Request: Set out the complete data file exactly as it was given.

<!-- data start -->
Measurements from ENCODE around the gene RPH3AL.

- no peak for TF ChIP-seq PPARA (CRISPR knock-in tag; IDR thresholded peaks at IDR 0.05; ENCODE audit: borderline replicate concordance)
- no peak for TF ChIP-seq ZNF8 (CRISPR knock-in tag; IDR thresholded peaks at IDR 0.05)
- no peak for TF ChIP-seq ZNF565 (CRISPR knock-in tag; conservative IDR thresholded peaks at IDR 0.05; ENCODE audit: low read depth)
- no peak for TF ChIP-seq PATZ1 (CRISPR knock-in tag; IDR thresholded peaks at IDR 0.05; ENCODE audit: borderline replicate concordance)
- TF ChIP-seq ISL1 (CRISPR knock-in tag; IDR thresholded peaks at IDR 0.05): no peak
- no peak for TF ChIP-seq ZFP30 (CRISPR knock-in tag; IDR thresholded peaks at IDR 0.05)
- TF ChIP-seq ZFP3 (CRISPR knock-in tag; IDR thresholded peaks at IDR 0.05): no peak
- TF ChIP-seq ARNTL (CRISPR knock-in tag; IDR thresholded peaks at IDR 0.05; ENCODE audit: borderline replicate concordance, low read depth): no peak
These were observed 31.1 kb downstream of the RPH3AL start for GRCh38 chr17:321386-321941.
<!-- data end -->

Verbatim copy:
Measurements from ENCODE around the gene RPH3AL.

- no peak for TF ChIP-seq PPARA (CRISPR knock-in tag; IDR thresholded peaks at IDR 0.05; ENCODE audit: borderline replicate concordance)
- no peak for TF ChIP-seq ZNF8 (CRISPR knock-in tag; IDR thresholded peaks at IDR 0.05)
- no peak for TF ChIP-seq ZNF565 (CRISPR knock-in tag; conservative IDR thresholded peaks at IDR 0.05; ENCODE audit: low read depth)
- no peak for TF ChIP-seq PATZ1 (CRISPR knock-in tag; IDR thresholded peaks at IDR 0.05; ENCODE audit: borderline replicate concordance)
- TF ChIP-seq ISL1 (CRISPR knock-in tag; IDR thresholded peaks at IDR 0.05): no peak
- no peak for TF ChIP-seq ZFP30 (CRISPR knock-in tag; IDR thresholded peaks at IDR 0.05)
- TF ChIP-seq ZFP3 (CRISPR knock-in tag; IDR thresholded peaks at IDR 0.05): no peak
- TF ChIP-seq ARNTL (CRISPR knock-in tag; IDR thresholded peaks at IDR 0.05; ENCODE audit: borderline replicate concordance, low read depth): no peak
These were observed 31.1 kb downstream of the RPH3AL start for GRCh38 chr17:321386-321941.